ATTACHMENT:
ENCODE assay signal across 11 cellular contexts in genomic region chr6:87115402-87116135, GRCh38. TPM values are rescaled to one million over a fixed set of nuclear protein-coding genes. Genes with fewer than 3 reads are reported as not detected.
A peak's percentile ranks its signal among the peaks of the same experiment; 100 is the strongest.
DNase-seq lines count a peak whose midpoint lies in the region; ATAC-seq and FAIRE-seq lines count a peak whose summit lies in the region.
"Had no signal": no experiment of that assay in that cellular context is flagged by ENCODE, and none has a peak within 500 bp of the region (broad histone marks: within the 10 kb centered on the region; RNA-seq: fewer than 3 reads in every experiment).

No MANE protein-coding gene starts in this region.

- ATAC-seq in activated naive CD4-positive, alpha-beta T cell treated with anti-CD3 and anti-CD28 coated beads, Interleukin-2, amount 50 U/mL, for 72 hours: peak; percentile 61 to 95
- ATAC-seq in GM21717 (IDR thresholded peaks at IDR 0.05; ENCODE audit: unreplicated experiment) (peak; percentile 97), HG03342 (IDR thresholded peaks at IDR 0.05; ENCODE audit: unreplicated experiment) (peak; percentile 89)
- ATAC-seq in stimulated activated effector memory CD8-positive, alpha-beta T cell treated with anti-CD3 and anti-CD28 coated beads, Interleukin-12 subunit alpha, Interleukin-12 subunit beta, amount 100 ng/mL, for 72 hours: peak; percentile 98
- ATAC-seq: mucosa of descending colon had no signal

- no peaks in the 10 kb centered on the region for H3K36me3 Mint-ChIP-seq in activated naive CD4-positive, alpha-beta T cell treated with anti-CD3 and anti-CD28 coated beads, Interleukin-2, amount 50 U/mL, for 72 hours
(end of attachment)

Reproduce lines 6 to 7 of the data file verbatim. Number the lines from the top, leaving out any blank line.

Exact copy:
- ATAC-seq in activated naive CD4-positive, alpha-beta T cell treated with anti-CD3 and anti-CD28 coated beads, Interleukin-2, amount 50 U/mL, for 72 hours: peak; percentile 61 to 95
- ATAC-seq in GM21717 (IDR thresholded peaks at IDR 0.05; ENCODE audit: unreplicated experiment) (peak; percentile 97), HG03342 (IDR thresholded peaks at IDR 0.05; ENCODE audit: unreplicated experiment) (peak; percentile 89)